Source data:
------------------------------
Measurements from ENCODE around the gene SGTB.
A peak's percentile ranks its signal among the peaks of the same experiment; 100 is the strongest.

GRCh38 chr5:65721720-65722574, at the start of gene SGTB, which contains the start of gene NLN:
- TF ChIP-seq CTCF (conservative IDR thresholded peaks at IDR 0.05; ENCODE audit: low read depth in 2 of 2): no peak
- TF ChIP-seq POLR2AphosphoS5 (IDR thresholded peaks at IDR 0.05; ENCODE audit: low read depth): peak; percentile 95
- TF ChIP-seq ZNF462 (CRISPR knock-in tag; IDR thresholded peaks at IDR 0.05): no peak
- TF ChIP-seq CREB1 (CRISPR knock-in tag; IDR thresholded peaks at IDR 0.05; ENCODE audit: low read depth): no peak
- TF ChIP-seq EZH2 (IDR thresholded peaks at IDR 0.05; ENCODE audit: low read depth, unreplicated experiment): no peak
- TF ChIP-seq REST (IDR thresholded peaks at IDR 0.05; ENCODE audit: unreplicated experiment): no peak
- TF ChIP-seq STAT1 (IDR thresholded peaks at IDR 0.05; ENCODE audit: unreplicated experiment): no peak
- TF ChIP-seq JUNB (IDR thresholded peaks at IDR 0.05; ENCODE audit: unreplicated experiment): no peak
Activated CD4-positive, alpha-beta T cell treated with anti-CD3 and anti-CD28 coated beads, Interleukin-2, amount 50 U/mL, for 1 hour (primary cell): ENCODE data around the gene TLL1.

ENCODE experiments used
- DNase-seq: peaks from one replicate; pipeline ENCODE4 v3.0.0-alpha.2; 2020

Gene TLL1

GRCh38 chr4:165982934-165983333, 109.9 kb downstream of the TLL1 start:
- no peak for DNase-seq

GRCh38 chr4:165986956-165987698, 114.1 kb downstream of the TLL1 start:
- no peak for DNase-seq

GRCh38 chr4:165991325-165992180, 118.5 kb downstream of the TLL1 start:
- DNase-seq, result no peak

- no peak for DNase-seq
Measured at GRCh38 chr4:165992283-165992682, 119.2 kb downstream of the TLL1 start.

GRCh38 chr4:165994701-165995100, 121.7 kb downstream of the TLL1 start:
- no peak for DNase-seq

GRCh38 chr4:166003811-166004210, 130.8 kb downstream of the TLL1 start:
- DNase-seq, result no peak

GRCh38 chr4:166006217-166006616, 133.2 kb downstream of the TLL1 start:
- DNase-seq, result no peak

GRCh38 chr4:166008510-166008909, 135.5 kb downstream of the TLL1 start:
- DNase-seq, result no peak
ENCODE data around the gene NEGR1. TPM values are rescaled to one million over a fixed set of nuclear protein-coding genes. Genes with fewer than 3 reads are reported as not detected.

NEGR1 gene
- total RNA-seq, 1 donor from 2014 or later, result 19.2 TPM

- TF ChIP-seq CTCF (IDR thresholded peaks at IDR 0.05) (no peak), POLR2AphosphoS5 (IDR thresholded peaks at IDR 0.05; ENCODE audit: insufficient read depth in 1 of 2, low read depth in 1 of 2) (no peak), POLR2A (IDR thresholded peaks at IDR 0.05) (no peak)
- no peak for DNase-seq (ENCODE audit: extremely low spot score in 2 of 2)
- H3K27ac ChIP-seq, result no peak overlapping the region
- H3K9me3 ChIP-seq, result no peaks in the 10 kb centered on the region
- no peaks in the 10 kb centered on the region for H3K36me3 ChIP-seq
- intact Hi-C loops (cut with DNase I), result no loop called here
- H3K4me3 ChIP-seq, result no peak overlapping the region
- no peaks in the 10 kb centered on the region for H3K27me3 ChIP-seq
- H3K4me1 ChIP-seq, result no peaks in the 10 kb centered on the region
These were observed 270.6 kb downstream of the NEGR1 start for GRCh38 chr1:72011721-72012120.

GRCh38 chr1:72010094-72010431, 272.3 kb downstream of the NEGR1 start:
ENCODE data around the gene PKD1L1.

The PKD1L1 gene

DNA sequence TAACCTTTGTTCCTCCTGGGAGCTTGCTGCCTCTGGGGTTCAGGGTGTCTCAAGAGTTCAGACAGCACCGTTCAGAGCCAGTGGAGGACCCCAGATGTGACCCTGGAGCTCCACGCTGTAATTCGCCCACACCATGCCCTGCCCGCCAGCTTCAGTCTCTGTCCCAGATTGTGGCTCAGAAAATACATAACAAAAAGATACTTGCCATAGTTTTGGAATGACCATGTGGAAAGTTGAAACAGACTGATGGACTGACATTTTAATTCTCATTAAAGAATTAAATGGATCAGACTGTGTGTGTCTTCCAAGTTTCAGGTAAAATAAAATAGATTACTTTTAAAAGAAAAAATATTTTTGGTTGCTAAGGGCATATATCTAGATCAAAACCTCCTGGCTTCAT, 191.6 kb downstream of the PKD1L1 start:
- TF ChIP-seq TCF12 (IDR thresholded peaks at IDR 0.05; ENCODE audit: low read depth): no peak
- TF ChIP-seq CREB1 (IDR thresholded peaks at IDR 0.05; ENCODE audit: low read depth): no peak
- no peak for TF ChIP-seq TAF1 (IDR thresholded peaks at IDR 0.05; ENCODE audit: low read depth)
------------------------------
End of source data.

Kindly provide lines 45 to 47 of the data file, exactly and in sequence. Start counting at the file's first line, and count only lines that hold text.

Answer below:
GRCh38 chr1:72010094-72010431, 272.3 kb downstream of the NEGR1 start:
ENCODE data around the gene PKD1L1.

The PKD1L1 gene